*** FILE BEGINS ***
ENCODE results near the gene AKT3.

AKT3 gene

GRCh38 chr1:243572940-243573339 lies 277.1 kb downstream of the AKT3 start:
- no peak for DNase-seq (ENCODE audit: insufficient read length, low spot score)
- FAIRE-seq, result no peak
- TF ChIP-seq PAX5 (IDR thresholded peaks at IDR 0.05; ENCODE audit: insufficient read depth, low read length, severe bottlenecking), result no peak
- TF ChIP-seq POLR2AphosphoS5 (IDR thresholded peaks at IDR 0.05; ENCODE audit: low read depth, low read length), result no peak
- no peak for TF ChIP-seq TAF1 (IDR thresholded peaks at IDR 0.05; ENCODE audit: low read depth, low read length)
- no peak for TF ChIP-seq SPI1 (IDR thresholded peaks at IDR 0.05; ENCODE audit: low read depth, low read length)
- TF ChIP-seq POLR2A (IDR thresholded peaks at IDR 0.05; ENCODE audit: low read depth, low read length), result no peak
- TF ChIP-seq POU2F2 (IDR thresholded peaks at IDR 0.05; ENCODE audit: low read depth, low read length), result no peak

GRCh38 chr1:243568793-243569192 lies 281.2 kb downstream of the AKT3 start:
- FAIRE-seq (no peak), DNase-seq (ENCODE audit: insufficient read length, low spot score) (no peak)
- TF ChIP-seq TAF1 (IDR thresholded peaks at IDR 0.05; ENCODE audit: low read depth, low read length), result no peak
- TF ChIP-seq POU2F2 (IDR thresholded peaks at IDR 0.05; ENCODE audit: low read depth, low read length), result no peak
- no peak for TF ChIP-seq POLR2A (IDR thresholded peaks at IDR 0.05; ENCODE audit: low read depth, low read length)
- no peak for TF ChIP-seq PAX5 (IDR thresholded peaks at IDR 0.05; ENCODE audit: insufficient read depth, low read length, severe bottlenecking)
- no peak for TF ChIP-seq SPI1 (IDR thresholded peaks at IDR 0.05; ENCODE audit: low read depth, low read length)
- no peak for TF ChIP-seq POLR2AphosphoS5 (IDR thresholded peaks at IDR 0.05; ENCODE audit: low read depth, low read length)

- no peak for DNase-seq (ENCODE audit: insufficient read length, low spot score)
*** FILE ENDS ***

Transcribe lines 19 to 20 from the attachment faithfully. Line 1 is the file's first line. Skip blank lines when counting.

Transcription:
- no peak for TF ChIP-seq POLR2AphosphoS5 (IDR thresholded peaks at IDR 0.05; ENCODE audit: low read depth, low read length)

- no peak for DNase-seq (ENCODE audit: insufficient read length, low spot score)